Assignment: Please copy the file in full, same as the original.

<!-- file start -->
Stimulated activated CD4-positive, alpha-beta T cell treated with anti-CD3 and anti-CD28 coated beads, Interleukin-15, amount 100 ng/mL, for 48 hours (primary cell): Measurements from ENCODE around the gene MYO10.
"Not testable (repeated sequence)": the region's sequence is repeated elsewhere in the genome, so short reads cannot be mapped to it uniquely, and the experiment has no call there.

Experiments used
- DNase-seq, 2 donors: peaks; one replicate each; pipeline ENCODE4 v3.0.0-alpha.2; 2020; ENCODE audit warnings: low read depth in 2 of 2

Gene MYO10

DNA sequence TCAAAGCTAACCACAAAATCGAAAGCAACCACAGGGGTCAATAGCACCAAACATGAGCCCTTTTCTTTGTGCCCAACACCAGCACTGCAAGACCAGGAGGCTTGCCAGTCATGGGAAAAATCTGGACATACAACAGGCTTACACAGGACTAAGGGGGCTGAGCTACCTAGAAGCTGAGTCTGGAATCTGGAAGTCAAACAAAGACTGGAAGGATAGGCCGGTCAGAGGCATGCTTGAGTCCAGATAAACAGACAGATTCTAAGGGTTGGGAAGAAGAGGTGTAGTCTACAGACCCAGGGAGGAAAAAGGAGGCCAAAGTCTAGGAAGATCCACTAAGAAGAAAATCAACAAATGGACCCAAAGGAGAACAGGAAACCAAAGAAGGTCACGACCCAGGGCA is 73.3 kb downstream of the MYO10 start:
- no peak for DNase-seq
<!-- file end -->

Stimulated activated CD4-positive, alpha-beta T cell treated with anti-CD3 and anti-CD28 coated beads, Interleukin-15, amount 100 ng/mL, for 48 hours (primary cell): Measurements from ENCODE around the gene MYO10.
"Not testable (repeated sequence)": the region's sequence is repeated elsewhere in the genome, so short reads cannot be mapped to it uniquely, and the experiment has no call there.

Experiments used
- DNase-seq, 2 donors: peaks; one replicate each; pipeline ENCODE4 v3.0.0-alpha.2; 2020; ENCODE audit warnings: low read depth in 2 of 2

Gene MYO10

DNA sequence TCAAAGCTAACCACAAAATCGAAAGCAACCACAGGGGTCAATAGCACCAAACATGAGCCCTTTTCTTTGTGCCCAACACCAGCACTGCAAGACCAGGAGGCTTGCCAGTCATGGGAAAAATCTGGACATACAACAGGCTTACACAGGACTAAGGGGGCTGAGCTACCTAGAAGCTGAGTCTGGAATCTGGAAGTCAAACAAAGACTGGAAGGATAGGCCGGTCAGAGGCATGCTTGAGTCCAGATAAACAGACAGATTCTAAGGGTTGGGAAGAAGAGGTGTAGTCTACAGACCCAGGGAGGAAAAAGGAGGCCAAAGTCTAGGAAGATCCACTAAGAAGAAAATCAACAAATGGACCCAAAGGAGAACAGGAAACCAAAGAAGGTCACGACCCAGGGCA is 73.3 kb downstream of the MYO10 start:
- no peak for DNase-seq